“Yes, that’d be great, thank you,” I pant as I jump in. Holly and I have never actually met. She introduces herself and I tell her I know who she is and where she lives but I swear I’m not a stalker it’s because Andrea knows her and has pointed out her house to me. Meanwhile I realize that I have a bug in my eye. Yes. I’m that kind of dedicated mother. I was sprinting so fast to go find my lost 6-year-old that a bug flew into my eyeball. He did not stand a chance against this mama-on-a-mission.
“My kindergartener didn’t get off the bus,” I explain as I direct her around the bend to our house and try to extract bug carcass from under my eyelid. She glances at me and assumes I’m crying because of my lost child.
“I’m sure he’s safe and at the school office, they’re really good about this sort of thing,” she reassures me.
“Oh, I know. I just have a bug in my eye,” I say ‘cuz I’m the coolest/slash/cruelest mother ever. What must Holly think of me?!
“One of the moms from the bus stop flagged me down and told me to go pick up the running lady. You were doing pretty well with the running though,” she said.
“I run with Andrea,” I say as if that explains why I’m lightning fast…nothing but a blur of mommyness flying down the street.
I thank her for the ride and practically jump out of the van while it’s still rolling. Thankfully, the garage door opens right away, and I propel up the stairs to get my purse and phone. I check my phone, as I hop in the car and there are two messages – I pray that one of them is from the school.
It is. Thank God.
“This is Hazelwood Elementary. We have Matthew here in the school office. He seemed to think he was getting picked up today and missed the bus. Can you please call us and let us know you’re able to come get him?”
I leave the driveway (forgetting to close the garage) and head up the street. I turn the AC on full blast realizing that I’m sweating like a crazy thang. I dial the school back as I pass all of the BSC heading home – including Zach walking under 2nd grader Shay’s (and Andrea’s) protective care. They cheer me on. Dang. They’re still a LONG walk from home. I’m fast!
“Hazelwood Elementary,” a friendly womanly voice says.
“Hi, this is Jenny Martin,” I pant, “I’m Matthew’s mom, sorry I didn’t have my cell phone with me. I’ll be there in a couple of minutes.” I’m already turning out of the neighborhood on to the main street.
“OK!” she says cheerily. “We’ll see you soon!”
I park and hightail it to the main office. (I don’t run in the halls though since I’m pretty sure that’s still a universal school policy).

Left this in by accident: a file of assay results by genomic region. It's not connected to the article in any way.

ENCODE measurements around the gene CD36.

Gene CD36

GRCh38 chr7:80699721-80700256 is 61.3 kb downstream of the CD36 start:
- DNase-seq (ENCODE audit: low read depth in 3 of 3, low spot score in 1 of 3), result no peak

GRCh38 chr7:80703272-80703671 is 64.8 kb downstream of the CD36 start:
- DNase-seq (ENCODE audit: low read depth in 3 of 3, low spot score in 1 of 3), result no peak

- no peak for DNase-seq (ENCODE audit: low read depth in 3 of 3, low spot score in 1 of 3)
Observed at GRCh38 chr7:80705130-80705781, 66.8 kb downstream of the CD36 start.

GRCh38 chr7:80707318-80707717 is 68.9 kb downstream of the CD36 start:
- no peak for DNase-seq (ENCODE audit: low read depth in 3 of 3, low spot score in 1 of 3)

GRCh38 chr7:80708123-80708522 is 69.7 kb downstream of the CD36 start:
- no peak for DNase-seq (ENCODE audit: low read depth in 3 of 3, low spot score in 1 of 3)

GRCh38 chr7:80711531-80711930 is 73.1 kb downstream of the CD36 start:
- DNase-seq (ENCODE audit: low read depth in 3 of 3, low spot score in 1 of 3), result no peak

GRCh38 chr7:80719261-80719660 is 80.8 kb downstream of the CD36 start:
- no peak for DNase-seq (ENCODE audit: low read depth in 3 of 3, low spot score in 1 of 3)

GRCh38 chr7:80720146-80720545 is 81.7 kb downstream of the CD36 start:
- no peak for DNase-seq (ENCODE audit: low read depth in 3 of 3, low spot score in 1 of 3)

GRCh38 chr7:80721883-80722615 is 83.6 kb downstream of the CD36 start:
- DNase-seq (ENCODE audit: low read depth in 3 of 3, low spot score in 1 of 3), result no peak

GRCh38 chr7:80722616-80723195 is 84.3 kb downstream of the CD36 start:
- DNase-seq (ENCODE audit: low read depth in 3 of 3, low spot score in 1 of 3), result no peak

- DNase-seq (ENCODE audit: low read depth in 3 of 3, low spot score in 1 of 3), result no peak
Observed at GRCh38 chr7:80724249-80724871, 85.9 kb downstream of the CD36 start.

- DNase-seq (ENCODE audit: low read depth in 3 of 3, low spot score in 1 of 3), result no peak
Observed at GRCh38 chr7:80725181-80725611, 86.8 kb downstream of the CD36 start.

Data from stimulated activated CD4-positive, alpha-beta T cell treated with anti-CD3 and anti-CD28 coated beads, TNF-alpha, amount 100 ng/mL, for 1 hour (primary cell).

When I walk into the office, I see Matthew sitting in a chair – jacket on, backpack on, eyeballs all red from crying…I try not to join in right then and there while giving him a big hug.
“Matthew! You silly. Why did you think I was picking you up today?” [I don’t ever pick you up ‘cuz that’s just being an overachiever. You need to get your own butt home, child.]
Matthew mumbled something unintelligible. I thanked the office ladies. They thanked me for having all of my phone numbers and information on his bus tag (pinned to his backpack). Ha! Maybe I’m not a slacker mom after all.
In the end, this is how I understand the story: The kindergarteners have a Bus Buddy – a 4th or 5th grade girl who rides the same bus, helps them line up in the right spot and then leads them up the stairs to the bus curb. Matthew says – or thinks – he saw his Bus Buddy so he followed her, but instead of heading out the back door to the bus line-up spot, she went out the front door to the car/parent pick-up spot. That’s when – I think – he started to cry and a Mom saw him and directed him to a 1st grade teacher standing nearby. They saw his tag, took him to the Bus #7 line-up spot, but it was too late; the bus had already left.
I assure Matthew that he did everything right – didn’t get in a car, didn’t just start walking away from school, didn’t get too lost, he found a mom (or a mom found him) and got the help he needed – but from now on since he KNOWS where the Bus #7 line-up spot is, he shouldn’t pay attention to what other kids are doing he should just take care of himself and get to Bus #7. After saying this in about seven different ways, eight different times, Matthew finally says, “Mom. Can we be done talking about this now?”
Sigh. Talk about cutting the umbilical cord or apron strings. Pushing your baby out of the nest. Releasing them into the wild. Sink or swim baby, and thank God we’ve had over a year of swim lessons. It’s a BIG pond out there.